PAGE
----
The Marianas Political Status Commission will be asking the Legislature to amend the law that created the group, Public Law 19-63, in order to get the public’s pulse if there is still the desire to continue the CNMI’s political union with the United States, as stated in the mutually-negotiated Covenant, which was approved by U.S. Congress in 1976.
The MPSC, chaired by former senator Pete Reyes, met yesterday at the Saipan Mayor’s Office conference room to begin their work to determine if the current political status is still in the best interest of the Commonwealth or if it would be better to change that relationship.
A section of the new law, Section 103 (i), requires the panel to submit to the Legislature within 18 months or no later than 21 months a final report on their findings and recommendations on political status options.
“Our operations starts today, because the first meeting that we had was organizational, where we selected the chair, vice chair, and the other officers,” Reyes said after their almost two-hour-long meeting.
He said the Legislature already knows of their request to have P.L. 19-63 amended. “The Legislature is aware of this [extension request], so it won’t be difficult to convince them that they need to amend the law. We need to ask for an extension so that we can actually work within the original plan of the minimum 18 months or 21 months,” he said.
The measure was originally introduced by former representative Felicidad T. Ogumoro as House Bill 19-2 ; it was signed into law by Gov. Ralph DLG Torres in August 2016.
Reyes said some provisions of the law need some clarity. “There are some provisions…that are ambiguous and may not jive with what we’re thinking. The timing, we need to amend that, to make sure the commission works without any legal problem.”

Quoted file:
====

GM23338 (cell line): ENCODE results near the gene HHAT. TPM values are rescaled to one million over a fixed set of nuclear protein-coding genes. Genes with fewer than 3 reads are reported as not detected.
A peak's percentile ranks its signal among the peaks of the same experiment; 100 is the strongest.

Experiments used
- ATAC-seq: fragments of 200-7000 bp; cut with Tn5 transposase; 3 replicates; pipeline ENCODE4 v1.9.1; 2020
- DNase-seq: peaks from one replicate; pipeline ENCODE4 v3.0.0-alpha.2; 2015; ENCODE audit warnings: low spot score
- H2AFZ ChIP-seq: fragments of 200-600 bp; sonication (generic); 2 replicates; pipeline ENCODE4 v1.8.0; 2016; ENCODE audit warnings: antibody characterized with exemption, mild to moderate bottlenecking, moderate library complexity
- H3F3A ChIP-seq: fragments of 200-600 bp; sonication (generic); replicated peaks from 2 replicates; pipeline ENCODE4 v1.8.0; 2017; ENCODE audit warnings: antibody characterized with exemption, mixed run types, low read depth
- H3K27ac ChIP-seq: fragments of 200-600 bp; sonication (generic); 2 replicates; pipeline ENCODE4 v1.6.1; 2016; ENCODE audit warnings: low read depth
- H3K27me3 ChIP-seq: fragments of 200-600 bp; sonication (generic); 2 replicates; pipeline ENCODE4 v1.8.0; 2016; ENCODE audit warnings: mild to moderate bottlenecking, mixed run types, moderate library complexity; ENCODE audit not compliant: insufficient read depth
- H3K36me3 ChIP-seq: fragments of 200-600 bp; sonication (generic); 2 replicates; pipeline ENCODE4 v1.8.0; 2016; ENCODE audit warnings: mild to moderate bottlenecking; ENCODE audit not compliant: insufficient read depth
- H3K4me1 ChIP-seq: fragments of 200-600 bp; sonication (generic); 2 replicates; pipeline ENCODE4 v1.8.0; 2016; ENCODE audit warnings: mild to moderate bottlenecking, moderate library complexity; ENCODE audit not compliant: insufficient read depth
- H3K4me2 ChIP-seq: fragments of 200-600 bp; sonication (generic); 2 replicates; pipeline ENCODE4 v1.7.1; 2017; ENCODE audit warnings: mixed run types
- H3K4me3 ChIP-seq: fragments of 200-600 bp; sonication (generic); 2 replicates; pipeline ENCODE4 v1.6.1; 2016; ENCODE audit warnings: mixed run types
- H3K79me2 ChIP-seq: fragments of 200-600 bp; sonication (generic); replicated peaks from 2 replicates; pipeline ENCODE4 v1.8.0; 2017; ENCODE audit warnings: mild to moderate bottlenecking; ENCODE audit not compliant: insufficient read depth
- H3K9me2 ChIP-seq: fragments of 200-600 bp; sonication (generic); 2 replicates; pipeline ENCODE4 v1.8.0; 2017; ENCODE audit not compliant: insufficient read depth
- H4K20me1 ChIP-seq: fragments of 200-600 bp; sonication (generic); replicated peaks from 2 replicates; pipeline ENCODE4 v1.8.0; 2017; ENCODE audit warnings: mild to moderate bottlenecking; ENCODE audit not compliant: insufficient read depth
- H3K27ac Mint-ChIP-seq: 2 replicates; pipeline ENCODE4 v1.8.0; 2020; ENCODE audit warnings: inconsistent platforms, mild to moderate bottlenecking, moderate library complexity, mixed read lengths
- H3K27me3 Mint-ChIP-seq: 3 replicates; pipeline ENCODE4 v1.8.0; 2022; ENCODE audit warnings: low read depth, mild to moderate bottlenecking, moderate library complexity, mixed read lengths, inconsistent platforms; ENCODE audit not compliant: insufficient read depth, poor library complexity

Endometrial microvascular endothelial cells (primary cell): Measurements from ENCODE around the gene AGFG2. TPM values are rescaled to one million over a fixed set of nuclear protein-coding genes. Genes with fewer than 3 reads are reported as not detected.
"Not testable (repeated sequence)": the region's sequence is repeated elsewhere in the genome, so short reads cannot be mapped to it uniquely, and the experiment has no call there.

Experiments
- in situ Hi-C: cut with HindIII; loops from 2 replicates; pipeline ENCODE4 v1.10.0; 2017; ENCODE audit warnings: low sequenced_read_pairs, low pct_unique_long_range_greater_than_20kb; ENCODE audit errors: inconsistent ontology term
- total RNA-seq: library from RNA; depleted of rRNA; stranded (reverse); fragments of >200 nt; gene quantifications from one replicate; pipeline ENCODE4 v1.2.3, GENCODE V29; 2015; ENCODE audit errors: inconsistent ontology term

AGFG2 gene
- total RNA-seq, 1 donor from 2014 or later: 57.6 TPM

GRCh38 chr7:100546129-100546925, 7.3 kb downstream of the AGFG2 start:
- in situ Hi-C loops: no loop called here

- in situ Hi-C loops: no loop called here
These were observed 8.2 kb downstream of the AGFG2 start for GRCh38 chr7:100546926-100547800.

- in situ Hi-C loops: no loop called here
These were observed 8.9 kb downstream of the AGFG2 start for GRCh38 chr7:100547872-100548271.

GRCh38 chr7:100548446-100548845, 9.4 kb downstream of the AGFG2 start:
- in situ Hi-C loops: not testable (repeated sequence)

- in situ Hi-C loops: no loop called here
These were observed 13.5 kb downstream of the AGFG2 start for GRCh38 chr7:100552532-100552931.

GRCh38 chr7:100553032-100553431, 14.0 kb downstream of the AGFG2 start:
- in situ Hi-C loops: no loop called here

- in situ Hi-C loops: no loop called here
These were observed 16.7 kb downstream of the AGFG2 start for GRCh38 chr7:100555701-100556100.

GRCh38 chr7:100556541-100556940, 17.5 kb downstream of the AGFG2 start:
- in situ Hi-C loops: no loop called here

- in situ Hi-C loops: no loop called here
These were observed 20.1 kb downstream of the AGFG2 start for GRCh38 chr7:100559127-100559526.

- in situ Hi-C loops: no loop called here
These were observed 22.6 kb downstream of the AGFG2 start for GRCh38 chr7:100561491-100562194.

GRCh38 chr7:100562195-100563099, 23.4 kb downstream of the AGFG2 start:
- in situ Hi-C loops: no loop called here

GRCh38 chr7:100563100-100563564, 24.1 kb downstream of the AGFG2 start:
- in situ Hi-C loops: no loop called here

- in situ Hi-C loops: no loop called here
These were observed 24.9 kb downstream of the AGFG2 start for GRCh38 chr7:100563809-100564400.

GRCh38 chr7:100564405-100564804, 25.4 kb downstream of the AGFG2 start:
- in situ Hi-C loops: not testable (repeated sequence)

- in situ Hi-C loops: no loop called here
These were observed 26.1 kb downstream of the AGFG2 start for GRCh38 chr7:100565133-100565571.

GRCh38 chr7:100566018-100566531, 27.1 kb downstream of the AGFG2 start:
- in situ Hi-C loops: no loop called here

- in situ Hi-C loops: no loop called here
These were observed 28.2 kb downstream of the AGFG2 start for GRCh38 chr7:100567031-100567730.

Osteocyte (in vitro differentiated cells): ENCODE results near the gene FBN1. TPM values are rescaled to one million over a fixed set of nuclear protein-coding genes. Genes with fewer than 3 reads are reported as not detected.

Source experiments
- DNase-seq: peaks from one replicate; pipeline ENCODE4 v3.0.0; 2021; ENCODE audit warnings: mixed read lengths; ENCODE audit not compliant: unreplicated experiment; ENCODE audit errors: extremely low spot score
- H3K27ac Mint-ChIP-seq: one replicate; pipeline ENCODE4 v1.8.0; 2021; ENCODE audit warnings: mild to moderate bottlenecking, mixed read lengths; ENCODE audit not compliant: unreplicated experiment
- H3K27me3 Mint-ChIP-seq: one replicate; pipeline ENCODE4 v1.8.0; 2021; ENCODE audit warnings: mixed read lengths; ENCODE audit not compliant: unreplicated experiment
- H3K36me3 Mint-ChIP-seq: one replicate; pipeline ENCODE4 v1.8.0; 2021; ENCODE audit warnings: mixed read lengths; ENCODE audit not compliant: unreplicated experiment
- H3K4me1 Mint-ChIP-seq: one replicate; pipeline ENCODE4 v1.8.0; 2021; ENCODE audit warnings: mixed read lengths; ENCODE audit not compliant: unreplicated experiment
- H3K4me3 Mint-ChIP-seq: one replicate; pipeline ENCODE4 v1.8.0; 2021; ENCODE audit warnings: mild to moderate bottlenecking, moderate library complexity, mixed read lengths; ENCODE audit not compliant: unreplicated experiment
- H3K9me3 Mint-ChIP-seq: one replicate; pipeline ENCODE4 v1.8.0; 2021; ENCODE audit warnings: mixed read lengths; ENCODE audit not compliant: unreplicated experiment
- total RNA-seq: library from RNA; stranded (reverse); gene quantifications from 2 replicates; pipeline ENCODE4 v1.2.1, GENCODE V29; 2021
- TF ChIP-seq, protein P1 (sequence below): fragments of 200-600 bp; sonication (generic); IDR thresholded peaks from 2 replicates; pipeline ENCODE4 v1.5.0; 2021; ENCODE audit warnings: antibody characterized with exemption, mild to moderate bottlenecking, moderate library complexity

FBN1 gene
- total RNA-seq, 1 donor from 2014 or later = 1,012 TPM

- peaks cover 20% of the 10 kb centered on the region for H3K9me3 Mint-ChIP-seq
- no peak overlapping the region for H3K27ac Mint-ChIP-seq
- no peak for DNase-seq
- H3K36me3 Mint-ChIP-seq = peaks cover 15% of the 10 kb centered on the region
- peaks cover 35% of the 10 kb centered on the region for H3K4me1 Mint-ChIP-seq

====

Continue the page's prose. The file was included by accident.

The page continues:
“We’re drafting a letter to both presiding officers of the Legislature—House Speaker Blas Jonathan T. Attao (R-Saipan) and Senate President Victor B. Hocog (R-Rota)—we’re going to ask them to amend the law and we’re going to justify it by explaining the chronology of events that have taken place.”
Reyes said that certain factors—like Super Typhoon Yutu and the election being postponed for one week—caused the delay in having themselves organized and begin operations. “We want to have that timing, barring any possibility of a future typhoon that…may have to delay this further.”
The commission already talked about how to move forward with their education and information campaign; Reyes recommended to the group that they hold public hearings in each of the CNMI’s seven precincts instead of an earlier suggestion of going to every village.
“Instead of going to every village, we will have one for each precinct to save money. To expand the education process for the political status, we’re going to use the media—newspaper, radio, and television—to educate people on what [MPSC] is doing. Also, to tap into the different resources that are available in the government, which is authorized by the statute.”